What I know…and what I don’t know
The highs and lows of evolving our interpretive craft
For more than 50 years, The National Park Service’s Mather Training Center has been a leader in defining the craft of interpretation. For more than 20 years, the Interpretive Development Program has helped the field define and achieve success.
As Training Manager for Interpretation and Education for the National Park Service, I’m often expected to have some answers – as are you as field practitioners. I alternately embrace and resist that role of expert. Here in this blog, I will share that struggle…maybe it speaks to your own.
Today’s topic: Unlocking Content – Part II – Expanding Our Quest
I remember being scared. Every time I started a job at a new park, I’d get a fluttery stomach and jittery nerves. I wanted to know everything. Or at least enough to not look the fool. So I would lose myself in the content – all the primary and secondary sources I could get my hands on. I remember memorizing the crimes and birthplaces of Alcatraz inmates, the names and movements of long-gone tribes of central Texas. I even learned the scientific names of all the blooming plants in the Everglades, just in case someone asked. No one ever did.
Looking back, I realize my “need to know” was more about me, and less about the visitor. They didn’t want the brain dump from my head, they wanted to explore and discover – to use their leisure time to “expand their understanding of themselves and their world” (Falk, 2009). And sometimes, maybe even many times, I was successful. But some of my success was more accidental than intentional. That’s what the shift to Audience Centered Interpretation is to me: taking some of our accidental successes and make them more deliberate, purposeful, and impactful. And that’s pretty much what we’ve always tried to do in the Interpretive Development Program.
On a recent trip with some key staff from Harpers Ferry Center I had an epiphany about new intentional categories for content. We traveled to Santa Cruz and Oakland to visit two museums considered leaders in addressing 21st Century audience needs: the MAH and the Oakland Museum of California. These two museums showed me how intentionally harvesting and including key content from the agency, the community, and the visitor can significantly enhance the relevance, enjoyment, and impact of the park or museum experience. This is a new construct to me, so bear with my working definitions:
Agency-created content: To me, this is the meat and potatoes of museums and parks. Visitors crave contact with the authentic, and we fill a critical niche as a primary and authoritative source for history and science. As interpreters for our agency, we harness the extraordinary depth of research our natural and cultural staff compile about our places. We selectively and skillfully share this deep forensic knowledge in ways accessible to a wide-range of visitors. This has been our focus for years and is still vitally important.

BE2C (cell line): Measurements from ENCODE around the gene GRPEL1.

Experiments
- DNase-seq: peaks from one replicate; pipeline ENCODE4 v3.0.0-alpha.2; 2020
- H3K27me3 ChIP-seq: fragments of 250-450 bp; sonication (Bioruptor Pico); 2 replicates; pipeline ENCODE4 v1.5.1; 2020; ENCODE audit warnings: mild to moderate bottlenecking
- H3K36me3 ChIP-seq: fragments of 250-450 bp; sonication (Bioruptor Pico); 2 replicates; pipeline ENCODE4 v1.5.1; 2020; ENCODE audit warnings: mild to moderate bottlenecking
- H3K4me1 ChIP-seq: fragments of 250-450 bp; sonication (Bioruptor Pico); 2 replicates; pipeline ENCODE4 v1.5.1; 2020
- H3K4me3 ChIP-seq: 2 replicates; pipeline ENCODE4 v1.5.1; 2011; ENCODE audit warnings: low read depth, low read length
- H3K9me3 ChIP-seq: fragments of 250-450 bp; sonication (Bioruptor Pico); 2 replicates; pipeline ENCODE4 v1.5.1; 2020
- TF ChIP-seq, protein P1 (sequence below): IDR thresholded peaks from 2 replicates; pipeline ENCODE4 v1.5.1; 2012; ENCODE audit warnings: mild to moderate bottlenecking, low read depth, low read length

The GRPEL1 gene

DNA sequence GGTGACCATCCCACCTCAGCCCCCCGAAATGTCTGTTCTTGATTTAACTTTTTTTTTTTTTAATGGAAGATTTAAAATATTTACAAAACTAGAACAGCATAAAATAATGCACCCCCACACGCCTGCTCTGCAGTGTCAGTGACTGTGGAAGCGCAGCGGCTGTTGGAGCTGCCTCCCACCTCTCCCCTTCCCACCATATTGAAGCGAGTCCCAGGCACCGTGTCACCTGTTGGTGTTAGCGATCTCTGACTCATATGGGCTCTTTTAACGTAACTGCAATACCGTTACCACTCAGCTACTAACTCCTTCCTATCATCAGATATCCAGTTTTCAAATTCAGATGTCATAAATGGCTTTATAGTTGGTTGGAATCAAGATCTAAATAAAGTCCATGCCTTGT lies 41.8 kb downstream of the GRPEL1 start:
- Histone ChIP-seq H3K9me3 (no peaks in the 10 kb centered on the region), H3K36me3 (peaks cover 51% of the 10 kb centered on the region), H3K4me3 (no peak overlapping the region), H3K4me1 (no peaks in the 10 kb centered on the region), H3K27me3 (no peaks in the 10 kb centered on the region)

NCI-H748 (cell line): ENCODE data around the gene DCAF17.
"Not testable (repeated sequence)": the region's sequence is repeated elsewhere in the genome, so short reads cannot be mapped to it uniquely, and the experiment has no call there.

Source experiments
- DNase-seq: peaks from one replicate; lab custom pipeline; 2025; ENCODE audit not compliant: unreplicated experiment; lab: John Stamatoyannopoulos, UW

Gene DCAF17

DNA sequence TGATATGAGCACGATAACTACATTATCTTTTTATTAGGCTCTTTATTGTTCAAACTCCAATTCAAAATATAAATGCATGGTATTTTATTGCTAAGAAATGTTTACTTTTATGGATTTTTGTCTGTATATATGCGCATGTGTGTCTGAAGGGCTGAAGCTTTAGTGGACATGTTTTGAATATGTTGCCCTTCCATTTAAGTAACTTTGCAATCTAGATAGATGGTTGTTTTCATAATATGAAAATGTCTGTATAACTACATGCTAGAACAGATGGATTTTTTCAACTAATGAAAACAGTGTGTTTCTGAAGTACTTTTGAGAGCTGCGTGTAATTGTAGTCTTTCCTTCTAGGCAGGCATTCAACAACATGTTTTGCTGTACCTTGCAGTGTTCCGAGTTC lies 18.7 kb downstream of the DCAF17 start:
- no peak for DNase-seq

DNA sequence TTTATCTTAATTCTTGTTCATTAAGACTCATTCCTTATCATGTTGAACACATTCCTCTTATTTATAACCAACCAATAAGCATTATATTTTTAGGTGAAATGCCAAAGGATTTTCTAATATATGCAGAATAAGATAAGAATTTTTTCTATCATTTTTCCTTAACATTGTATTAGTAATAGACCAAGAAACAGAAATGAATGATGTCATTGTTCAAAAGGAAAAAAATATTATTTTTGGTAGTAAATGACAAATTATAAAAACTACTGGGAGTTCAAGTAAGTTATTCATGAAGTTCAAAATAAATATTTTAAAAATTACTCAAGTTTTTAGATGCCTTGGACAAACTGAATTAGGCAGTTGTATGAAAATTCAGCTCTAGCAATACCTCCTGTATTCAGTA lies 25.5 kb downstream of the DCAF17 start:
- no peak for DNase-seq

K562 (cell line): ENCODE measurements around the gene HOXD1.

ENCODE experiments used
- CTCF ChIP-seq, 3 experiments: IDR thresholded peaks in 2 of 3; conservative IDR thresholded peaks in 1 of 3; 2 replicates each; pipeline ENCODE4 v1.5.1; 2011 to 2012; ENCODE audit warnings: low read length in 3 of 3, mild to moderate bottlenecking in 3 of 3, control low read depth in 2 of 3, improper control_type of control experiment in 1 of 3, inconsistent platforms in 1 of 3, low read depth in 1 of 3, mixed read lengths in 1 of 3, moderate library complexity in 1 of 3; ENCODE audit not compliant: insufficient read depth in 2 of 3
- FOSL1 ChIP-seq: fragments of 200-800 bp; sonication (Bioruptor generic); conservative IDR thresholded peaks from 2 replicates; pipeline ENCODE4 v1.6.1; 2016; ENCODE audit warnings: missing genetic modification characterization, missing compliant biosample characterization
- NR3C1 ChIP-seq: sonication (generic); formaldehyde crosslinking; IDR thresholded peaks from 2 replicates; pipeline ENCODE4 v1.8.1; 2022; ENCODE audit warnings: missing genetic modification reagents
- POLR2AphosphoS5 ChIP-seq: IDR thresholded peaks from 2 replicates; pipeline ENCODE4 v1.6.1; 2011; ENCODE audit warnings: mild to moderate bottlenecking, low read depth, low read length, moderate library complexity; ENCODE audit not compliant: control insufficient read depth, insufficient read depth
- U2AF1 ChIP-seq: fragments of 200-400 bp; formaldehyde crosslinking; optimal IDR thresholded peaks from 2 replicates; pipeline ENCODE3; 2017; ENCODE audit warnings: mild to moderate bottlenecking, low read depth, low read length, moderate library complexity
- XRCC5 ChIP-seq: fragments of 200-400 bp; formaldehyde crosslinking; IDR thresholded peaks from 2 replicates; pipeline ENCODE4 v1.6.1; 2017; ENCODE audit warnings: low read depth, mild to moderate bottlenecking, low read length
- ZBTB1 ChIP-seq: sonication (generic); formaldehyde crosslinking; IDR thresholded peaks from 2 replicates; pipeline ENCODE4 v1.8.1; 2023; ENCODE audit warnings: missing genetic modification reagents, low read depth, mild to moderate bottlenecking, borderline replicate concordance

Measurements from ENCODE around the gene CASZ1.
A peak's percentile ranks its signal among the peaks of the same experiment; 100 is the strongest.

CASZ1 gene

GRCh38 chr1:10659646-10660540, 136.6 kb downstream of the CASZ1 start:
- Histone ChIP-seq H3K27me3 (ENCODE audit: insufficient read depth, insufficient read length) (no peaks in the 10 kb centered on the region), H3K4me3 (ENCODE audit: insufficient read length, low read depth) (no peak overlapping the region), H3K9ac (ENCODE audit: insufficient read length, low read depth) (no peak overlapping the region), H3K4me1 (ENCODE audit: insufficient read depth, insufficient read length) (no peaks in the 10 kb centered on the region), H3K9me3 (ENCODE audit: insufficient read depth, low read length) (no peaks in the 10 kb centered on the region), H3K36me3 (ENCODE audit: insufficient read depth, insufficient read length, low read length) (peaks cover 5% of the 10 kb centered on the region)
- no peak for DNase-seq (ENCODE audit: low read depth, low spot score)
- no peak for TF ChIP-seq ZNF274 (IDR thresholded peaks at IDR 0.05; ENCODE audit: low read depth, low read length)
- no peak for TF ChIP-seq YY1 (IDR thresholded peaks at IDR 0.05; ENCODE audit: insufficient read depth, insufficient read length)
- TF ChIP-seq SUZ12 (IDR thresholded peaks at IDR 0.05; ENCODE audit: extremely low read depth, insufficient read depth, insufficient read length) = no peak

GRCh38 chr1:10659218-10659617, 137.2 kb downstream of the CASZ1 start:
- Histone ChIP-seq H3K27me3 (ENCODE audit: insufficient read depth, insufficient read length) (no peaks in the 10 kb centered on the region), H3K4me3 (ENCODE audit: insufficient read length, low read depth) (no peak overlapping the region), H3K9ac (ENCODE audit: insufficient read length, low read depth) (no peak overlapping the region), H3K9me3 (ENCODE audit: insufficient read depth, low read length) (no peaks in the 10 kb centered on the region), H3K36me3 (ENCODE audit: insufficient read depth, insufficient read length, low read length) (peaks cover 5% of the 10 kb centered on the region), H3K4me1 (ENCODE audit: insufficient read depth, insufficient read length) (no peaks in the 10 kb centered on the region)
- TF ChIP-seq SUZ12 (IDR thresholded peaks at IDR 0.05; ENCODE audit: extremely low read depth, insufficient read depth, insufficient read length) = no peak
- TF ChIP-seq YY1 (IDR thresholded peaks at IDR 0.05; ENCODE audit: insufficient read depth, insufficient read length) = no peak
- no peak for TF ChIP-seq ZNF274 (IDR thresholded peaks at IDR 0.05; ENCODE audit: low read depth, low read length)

Visitor-created content: This, so-far, has been the meat and potatoes of audience-centered interpretation. The premise is to provide opportunities for visitors to share their individual lived experiences that relate to park themes through facilitating dialogue during personal services or through “talk-back” features in exhibits like sticky notes, journaling, or voting. The purpose is twofold: to provide an activity to allow visitors to hone skills such as critical thinking, problem solving, communication and collaboration (IMLS, 2009); and to provide content that enhances the learning of future visitors and the agency. We’ve been focusing on this for the past five years and are starting to know how to do it well.
Community-created content: This one is still a little fuzzy to me. Visitors have a deep desire to see themselves, their culture, and their story represented (Henry and McLean, 2010). I know we already include community voices in some very impactful ways through personal quotes and co-created exhibits, but I believe we can be even more intentional about identifying and including targeted groups. We can further identify key communities by geography (proximity to the park), identity (such as war veterans, cattle ranchers, or the formerly incarcerated), or affinity (like rock climbers, folk musicians, or bird watchers). Collecting and curating their park-related experiences allows us and our visitors to relate to these places and each other in new ways. (Simon, 2016)
In this field trip to the west coast, I realized how much emphasis we’ve placed on mastering the facilitation of visitor-created content. This is partly because facilitated dialogue was one of the few audience-centered practices others were already teaching, and partly because I believe visitor-created content can be a gateway drug to other audience-centered practices. We get addicted to the connections and learning it provides for audiences and ourselves.
But I also realized that by focusing so heavily on visitor-created content these past five years, we’ve unintentionally conveyed that agency-created content isn’t important. And that was never my intent. I guess I thought we already had that in the bag and we could move to expand our world, our practice, and our content. But I recognize we need to continuously and intentionally tend all three sources. I know I’ve got my work cut out for me, but I also know I’m not alone in this exciting, expanding quest for content. And I’m no longer scared – because I now know providing answers is not just up to me.
Falk, John H. Identity and the Museum Visitor Experience. Walnut Creek, CA: Left Coast, 2009. Print.
Henry, Barbara, and Kathleen McLean, eds. How Visitors Changed Our Museum. N.p.: n.p., 2010. Oakland Museum of California, Sept. 2010. Web.
“Museum, Libraries, and 21st Century Skills.” (2009): 23-26. Institute for Museums and Library Services. Web.
Simon, Nina. The Art of Relevance. Santa Cruz: Museum 2.0, 2016. Print.